David Miles, the only one of the Monetary Policy Committee’s nine members to call for more money printing at the past two votes, has given an interesting speech today.
The speech presents the case for doing more based in part on the view that, if the MPC continues to do nothing, or — worse still — tightens policy, then this could destroy the UK economy’s productive capacity and, hence, its ability to grow at the pace seen before the financial crisis. Read more
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More QE from the Bank?
The Bank of England‘s Monetary Policy Committee meets on Wednesday and Thursday, when the decision is due out at noon UK time (11am GMT).
Will the MPC vote for more QE? Read more
Vincent Reinhart of Morgan Stanley has a fascinating note out today which reverse engineers US forecasts from the IMF’s World Economic Outlook to answer questions about headwinds to demand, the effectiveness of unconventional Fed policy and the potential growth rate.
His chart on the effectiveness of Fed policy is particularly neat. Essentially, he plots annual long-term real interest rates against short-term real interest rates for the years from 1980 to 2007, draws a regression line, and then adds on dots for 2008 to 2011. Read more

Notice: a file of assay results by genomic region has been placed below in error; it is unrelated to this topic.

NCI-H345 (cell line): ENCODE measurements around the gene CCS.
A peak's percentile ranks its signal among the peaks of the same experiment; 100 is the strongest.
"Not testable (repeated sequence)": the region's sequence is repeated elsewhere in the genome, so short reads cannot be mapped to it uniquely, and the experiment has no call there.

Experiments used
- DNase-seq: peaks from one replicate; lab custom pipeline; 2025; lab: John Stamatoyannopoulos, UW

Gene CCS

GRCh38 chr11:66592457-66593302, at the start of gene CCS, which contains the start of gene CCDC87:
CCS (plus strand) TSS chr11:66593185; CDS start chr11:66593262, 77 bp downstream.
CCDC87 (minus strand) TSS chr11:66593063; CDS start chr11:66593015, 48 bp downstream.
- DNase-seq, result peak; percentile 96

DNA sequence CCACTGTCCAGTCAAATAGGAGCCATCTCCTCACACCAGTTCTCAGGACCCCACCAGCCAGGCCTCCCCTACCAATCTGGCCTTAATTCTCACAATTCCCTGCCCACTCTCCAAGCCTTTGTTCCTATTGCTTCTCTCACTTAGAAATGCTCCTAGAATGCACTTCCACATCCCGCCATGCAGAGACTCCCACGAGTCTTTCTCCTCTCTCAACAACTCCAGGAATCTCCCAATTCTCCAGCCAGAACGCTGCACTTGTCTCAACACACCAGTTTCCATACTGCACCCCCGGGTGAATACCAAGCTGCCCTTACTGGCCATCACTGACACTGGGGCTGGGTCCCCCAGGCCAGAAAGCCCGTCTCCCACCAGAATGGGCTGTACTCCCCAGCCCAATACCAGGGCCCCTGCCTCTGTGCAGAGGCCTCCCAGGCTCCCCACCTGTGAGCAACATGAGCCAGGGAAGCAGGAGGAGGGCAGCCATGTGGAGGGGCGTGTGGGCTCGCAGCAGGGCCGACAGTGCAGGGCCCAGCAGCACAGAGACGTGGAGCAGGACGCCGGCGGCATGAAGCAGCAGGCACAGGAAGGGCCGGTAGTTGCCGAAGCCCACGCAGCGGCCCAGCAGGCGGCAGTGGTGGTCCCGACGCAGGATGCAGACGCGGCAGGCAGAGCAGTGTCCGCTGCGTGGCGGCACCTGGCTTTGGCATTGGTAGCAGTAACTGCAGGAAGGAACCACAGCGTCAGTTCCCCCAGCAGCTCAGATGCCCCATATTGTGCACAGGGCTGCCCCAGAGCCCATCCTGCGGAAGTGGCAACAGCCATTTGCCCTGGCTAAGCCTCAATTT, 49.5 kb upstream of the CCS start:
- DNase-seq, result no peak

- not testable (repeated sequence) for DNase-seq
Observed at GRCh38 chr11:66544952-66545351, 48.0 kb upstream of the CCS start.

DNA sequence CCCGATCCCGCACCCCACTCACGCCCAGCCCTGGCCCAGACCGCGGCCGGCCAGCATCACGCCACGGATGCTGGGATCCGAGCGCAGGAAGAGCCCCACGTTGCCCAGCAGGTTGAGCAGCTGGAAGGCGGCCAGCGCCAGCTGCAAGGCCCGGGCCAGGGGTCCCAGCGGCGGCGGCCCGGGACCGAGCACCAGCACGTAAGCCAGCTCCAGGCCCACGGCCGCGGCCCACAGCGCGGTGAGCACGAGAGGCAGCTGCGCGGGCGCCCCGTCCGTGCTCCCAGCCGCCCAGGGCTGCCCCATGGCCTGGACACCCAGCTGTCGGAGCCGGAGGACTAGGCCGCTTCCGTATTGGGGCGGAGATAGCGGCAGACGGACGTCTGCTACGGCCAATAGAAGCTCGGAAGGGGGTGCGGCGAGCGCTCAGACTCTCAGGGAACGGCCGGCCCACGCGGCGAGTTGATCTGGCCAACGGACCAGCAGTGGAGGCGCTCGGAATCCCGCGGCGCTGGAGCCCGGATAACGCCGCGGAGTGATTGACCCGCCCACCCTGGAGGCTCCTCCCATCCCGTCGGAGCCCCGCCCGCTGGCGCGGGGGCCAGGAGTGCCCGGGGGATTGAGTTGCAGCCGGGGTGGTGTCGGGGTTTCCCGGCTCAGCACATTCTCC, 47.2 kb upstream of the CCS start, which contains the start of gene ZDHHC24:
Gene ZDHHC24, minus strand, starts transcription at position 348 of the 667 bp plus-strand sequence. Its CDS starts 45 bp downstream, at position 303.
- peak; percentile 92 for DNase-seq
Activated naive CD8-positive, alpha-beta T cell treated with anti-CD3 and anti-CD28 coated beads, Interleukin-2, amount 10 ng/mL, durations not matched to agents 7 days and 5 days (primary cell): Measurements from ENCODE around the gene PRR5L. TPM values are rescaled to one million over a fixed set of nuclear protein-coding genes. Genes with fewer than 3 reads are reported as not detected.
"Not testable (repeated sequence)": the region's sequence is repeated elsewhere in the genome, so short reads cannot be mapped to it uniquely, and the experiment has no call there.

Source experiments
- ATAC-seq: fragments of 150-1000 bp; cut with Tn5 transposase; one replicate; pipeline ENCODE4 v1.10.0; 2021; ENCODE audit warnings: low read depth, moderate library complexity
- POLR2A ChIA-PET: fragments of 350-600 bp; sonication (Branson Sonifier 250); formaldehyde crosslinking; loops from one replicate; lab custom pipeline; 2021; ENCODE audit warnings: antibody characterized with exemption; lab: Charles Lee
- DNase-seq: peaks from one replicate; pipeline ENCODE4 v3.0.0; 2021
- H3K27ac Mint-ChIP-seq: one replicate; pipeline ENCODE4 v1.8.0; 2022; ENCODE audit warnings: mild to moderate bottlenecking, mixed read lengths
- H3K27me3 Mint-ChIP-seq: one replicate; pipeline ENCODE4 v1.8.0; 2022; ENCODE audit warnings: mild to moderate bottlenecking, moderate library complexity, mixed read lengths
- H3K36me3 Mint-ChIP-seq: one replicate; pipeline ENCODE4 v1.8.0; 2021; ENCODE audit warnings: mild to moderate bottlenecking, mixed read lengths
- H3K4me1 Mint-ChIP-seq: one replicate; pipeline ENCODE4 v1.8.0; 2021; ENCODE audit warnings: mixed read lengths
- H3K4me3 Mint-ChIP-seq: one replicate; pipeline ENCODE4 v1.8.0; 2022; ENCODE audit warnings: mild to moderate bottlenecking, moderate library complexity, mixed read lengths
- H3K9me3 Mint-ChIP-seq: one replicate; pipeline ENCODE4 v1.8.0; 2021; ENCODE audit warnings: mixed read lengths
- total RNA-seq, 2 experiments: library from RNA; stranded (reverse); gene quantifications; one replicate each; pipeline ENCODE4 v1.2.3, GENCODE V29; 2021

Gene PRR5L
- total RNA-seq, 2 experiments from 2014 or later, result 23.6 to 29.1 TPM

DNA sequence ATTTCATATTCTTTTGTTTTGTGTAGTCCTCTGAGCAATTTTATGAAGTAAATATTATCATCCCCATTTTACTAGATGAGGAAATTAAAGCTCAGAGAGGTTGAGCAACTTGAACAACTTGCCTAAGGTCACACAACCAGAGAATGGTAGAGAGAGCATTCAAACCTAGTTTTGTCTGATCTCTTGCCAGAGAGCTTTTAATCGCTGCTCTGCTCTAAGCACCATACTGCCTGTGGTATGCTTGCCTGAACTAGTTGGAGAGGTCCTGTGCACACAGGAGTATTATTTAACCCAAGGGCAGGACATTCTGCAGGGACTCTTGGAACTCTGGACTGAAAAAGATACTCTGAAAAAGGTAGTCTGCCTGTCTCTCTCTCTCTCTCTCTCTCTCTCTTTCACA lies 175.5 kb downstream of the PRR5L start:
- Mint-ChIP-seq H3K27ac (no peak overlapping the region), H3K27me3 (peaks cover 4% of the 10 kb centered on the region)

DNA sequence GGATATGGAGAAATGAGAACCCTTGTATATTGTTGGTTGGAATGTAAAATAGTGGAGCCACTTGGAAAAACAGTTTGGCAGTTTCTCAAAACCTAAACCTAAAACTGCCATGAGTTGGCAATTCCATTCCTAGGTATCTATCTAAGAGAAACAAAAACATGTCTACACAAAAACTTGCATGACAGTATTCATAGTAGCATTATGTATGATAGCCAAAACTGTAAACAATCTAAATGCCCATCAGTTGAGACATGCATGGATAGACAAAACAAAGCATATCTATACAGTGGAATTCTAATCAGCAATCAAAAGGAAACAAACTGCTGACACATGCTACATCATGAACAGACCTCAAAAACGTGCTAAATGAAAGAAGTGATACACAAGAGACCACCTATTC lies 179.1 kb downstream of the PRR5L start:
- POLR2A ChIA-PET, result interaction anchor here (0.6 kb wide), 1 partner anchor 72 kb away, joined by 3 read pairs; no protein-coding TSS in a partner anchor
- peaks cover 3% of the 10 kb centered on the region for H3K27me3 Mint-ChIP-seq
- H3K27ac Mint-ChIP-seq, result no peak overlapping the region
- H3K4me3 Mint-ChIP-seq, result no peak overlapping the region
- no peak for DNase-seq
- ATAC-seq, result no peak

As most suspected, the Bank of Japan did little today to step up its fight against deflation.
Bar some tinkering with its special lending facilities, the BoJ kept policy on hold with the size of its asset purchase programme remaining at Y65tn.
However, there are signs that the central bank could do some proper easing in the coming months.
The pound, along with Britain’s fiscal retrenchment, are often cited as explanations for why yields on UK government debt now hover around record lows.
Some suggest another factor is at play: financial repression.
This sinister-sounding phrase describes the situation where government policy attempts to artificially lower interest rates with the specific aim of reducing their debt burden. Given that QE has done much to lower yields on UK government debt, some have tagged the policy with the financial repression label.